MasterCard in talks with banks and telecom firms
MasterCard is in talks with Indonesian financial institutions and mobile phone operators to introduce its mobile payment gateway in the country, MasterCard’s senior executive said in Jakarta on Thursday.
Philip Yen, MasterCard’s emerging payments group head for Asia Pacific, the Middle East and Africa said that no agreements had been made but added that Indonesia sooner or later had to implement so-called mobile money to catch up with the rapid development in mobile payment technology in the world.
“It depends on the regulator and partners when they will be ready. But we are certainly hopeful that it will not be too far away,” said Yen, who visited Jakarta to attend the second Asian Payment Card Forum on Sept. 29-30.
Meanwhile, Vadyo Munaan, MasterCard’s vice president and senior country manager for Indonesia, said that the central bank had actually supported the idea. However, mobile operators and banks, which would become the backbones of the service, needed time to study the payment system to ensure that it would not put their customers at a disadvantage, he added.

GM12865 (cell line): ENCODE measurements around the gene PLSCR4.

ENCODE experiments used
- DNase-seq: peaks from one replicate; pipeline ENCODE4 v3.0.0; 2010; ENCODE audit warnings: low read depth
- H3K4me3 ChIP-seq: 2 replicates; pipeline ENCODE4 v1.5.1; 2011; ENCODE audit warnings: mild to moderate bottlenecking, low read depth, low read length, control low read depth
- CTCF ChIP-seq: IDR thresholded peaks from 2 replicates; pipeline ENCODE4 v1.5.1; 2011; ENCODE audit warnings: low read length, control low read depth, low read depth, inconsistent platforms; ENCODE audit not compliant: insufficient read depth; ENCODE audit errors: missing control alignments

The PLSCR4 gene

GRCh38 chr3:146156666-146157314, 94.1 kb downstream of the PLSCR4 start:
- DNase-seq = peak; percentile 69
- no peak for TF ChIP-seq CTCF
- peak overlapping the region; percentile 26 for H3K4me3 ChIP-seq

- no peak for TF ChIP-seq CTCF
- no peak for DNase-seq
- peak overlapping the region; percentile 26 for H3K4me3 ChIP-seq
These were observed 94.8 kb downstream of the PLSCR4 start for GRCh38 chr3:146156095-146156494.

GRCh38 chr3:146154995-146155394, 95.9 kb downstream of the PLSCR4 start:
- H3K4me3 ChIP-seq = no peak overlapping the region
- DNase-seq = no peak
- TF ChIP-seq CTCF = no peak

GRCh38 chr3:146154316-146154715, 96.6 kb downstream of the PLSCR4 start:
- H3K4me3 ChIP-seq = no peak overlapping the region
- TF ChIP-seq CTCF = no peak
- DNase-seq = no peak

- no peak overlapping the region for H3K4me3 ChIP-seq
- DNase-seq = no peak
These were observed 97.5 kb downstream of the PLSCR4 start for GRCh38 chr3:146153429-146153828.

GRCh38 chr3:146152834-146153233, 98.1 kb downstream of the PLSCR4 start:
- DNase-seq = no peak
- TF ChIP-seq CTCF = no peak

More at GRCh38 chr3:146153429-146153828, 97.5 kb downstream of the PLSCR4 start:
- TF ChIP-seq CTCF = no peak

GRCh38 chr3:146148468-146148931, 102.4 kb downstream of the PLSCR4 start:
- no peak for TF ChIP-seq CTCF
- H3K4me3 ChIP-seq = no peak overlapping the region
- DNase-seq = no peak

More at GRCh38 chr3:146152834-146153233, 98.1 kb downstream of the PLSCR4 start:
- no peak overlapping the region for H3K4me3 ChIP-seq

Yen said that Indonesia had the potential for strong growth in mobile payments because the country had a large number of mobile users, numerous telecommunications operators and banks that were ready to take advantage of mobile payment technology.
“MasterCard sees that Indonesia, with no doubt, will be one of the leading markets in mobile payments. I think Indonesia has a very large young population who will love to adopt the new technology,” Yen said.
MasterCard introduced its mobile payments gateway for the first time in Brazil in November 2009, enabling financial institutions and mobile network operators to deliver end-to-end mobile payment solutions through the MasterCard Worldwide Network.
Brazilian bank Itau Unibanco and mobile operator Vivo were the first to use the MasterCard mobile payment gateway.
The service allows customers to use their phones as mobile wallets and link existing credit or debit card accounts to their mobile phones to fund mobile-initiated payments.
“We will issue a MasterCard number that can be associated with a mobile phone number. It will give people a virtual card — we call it a virtual card number — that can be used for purchases,” Yen said on Thursday.
The virtual number will be tied to a bank account, no matter which bank it is with. However, Yen said customers without bank accounts would also be eligible for a virtual number.
Vadyo said that the virtual number was unique to every mobile phone. “We will also give virtual numbers to merchants. As long as the buyers and merchants have mobile phones that already have MasterCard virtual numbers, they can make transactions,” Vadyo said. (rcf)